After working hard to reduce the size of my phone, I’ve taken a step back with the Blackberry. My wife thinks it’s funny that my phone is as big as some laptops, but I just couldn’t pass up the apps. So why am I telling you this…because there’s a great “trusted adviser” story behind this – one appropriate for anyone in sales. Here’s what happened:
1. First, those who know me know I’ve been waiting for Verizon to support iPhone for the longest time. Keep reading….
2. It all started when I called Verizon to get my sim chip enabled for my upcoming trip to Australia, India, and Singapore. I keep this function disabled while working in the states as a prudent measure of cost containment.
3. Of course Verizon had to put me hold, so I was surfing around, minding my own business when an idea popped into my head. I wonder if you can make overseas calls from Google phone for free, or some ridiculously low price. Of course you can (and Skype works as well)…but it requires an app on a smart phone, which I did not have.
4. As the Verizon sales rep began unfolding the simple plan of 4.99/month plus just $2+ per minute, I was reading about $.02 charges using either Google or Skype on Blackberry or Droid phones. The Droid seemed to be the obvious choice…I didn’t let on, but thanked them and hung up.
5. From there I was in the car on my way to buy a new phone. If I spent just ten minutes per day, I was looking at a few hundred dollars in phone charges! My contract at Verizon is up – so I knew I could probably have a smart phone for close to nothing. The Droid 2 was a possible choice…lots of memory, lots of apps, and pretty good reviews.
6. At the store they told me they didn’t have it in stock…bummer. They started working on getting one to the store overnight when I asked, “Does this really sport global support?” The said “Yes!” but I was asking the wrong question. I should have asked, “Does this support GSM global communications?” They didn’t know. So I headed back home to find out.
7. I was right. It does not. However, the Blackberry storm is one of the few that does; Droid is working on it. So I headed back to the store, made the purchase, and here I am.
So here’s the Trusted Adviser issue, in case you missed it.
– Why did the sales person on the phone lead me down the $2+ / minute route? Was this a money making deception or just plain ignorance?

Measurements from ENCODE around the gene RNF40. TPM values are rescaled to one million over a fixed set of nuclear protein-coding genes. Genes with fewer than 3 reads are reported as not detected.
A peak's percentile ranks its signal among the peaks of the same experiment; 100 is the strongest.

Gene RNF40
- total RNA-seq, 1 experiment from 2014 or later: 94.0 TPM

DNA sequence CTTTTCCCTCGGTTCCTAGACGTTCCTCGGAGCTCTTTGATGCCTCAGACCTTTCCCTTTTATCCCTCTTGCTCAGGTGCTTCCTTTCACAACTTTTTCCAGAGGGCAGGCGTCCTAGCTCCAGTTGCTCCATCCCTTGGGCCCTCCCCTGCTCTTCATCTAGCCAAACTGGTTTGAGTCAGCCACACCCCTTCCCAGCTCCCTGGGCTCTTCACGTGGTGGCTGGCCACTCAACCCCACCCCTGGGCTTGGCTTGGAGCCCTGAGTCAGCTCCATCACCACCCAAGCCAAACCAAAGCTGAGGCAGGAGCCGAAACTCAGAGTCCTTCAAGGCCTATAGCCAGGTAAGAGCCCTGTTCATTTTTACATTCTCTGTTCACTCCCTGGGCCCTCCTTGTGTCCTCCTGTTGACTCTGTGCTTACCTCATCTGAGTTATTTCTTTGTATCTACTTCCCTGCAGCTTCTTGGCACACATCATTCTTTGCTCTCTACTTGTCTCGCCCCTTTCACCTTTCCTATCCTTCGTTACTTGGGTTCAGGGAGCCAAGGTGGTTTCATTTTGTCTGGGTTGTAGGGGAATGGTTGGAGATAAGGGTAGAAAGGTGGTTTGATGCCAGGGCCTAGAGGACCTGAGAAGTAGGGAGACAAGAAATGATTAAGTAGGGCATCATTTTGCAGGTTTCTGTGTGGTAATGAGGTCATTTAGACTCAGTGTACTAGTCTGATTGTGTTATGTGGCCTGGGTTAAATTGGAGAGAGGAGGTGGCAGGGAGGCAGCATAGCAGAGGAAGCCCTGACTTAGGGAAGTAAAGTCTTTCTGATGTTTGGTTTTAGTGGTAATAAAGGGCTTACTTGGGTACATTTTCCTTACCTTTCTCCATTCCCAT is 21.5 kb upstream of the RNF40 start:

– Why didn’t the rep in the store know about global networks? What would have happened if I had bought the Droid with only 2 days to figure out I had the wrong phone?
Being a trusted adviser means knowing more than just the product. It means having great advice and being an adviser. It also requires integrity and trustworthiness. One of the two was lacking with the first rep; I believe the second was just uninformed.
© 2010, David Stelzl
2 thoughts on “Verizon Wireless Trusted Advisers – Listen Up!”
Cell phones (and their services) are a commodity and unfortunately as such require the least cost options for selling and manufacturing. Thus, “trusted advisor” is a bit of a stretch for this sort of purchasing method. As a business you can certainly obtain a higher level of “advisor” with just about any carrier. But let’s face it; it will cost you (your economy of scale for them is probably a tad bit low).
Droid is not an established business phone (face it, neither is iphone –well.. 4 might be) and it is no surprise that the Blackberry is the way to go for the best business communications and that most major corporations use it. Also, consider rephrasing to “international” verses “global.” They mean two different things. Nobody is global, no matter what the industry or claim. Or maybe we can say “global”, with caveats!
Maybe if the sales people would have read your first book they would know how a “positioning statements” would be used to create a personalized hook that would lead them to offer you that perfect solution which fits your requirements. Maybe we can get an elephant to walk a tight rope too!
Brad – you are right, they would have to pay more for trusted adviser level people…unfortunately I see a lot of people in higher level sales positions doing the same thing…this is bad news for buyers, good news for sales people who stay on top in a commoditized industry, and a warning to those who think it’s still 1998 and their company is somehow responsible for a lack of sales.